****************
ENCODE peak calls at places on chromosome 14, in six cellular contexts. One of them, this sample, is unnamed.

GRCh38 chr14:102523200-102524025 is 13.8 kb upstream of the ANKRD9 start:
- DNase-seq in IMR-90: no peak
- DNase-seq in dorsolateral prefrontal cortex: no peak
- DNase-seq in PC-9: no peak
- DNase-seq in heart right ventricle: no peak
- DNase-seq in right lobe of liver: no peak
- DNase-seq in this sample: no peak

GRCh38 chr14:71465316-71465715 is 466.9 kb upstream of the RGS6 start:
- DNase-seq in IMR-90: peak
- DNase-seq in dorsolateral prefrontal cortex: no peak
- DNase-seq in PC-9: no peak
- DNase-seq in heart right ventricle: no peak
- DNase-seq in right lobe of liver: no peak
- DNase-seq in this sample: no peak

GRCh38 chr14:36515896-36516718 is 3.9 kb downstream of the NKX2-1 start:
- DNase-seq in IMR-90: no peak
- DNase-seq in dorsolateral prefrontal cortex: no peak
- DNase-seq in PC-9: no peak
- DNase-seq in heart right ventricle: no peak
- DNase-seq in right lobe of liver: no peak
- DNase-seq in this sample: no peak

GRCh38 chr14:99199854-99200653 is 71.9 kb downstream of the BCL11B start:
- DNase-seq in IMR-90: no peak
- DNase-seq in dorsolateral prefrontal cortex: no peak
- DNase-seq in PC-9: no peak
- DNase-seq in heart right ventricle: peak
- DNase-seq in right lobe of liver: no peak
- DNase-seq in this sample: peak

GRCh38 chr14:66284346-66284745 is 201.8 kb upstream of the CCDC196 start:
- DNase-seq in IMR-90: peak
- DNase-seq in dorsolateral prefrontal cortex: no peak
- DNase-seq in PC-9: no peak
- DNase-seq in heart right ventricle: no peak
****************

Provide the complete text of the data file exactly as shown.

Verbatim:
ENCODE peak calls at places on chromosome 14, in six cellular contexts. One of them, this sample, is unnamed.

GRCh38 chr14:102523200-102524025 is 13.8 kb upstream of the ANKRD9 start:
- DNase-seq in IMR-90: no peak
- DNase-seq in dorsolateral prefrontal cortex: no peak
- DNase-seq in PC-9: no peak
- DNase-seq in heart right ventricle: no peak
- DNase-seq in right lobe of liver: no peak
- DNase-seq in this sample: no peak

GRCh38 chr14:71465316-71465715 is 466.9 kb upstream of the RGS6 start:
- DNase-seq in IMR-90: peak
- DNase-seq in dorsolateral prefrontal cortex: no peak
- DNase-seq in PC-9: no peak
- DNase-seq in heart right ventricle: no peak
- DNase-seq in right lobe of liver: no peak
- DNase-seq in this sample: no peak

GRCh38 chr14:36515896-36516718 is 3.9 kb downstream of the NKX2-1 start:
- DNase-seq in IMR-90: no peak
- DNase-seq in dorsolateral prefrontal cortex: no peak
- DNase-seq in PC-9: no peak
- DNase-seq in heart right ventricle: no peak
- DNase-seq in right lobe of liver: no peak
- DNase-seq in this sample: no peak

GRCh38 chr14:99199854-99200653 is 71.9 kb downstream of the BCL11B start:
- DNase-seq in IMR-90: no peak
- DNase-seq in dorsolateral prefrontal cortex: no peak
- DNase-seq in PC-9: no peak
- DNase-seq in heart right ventricle: peak
- DNase-seq in right lobe of liver: no peak
- DNase-seq in this sample: peak

GRCh38 chr14:66284346-66284745 is 201.8 kb upstream of the CCDC196 start:
- DNase-seq in IMR-90: peak
- DNase-seq in dorsolateral prefrontal cortex: no peak
- DNase-seq in PC-9: no peak
- DNase-seq in heart right ventricle: no peak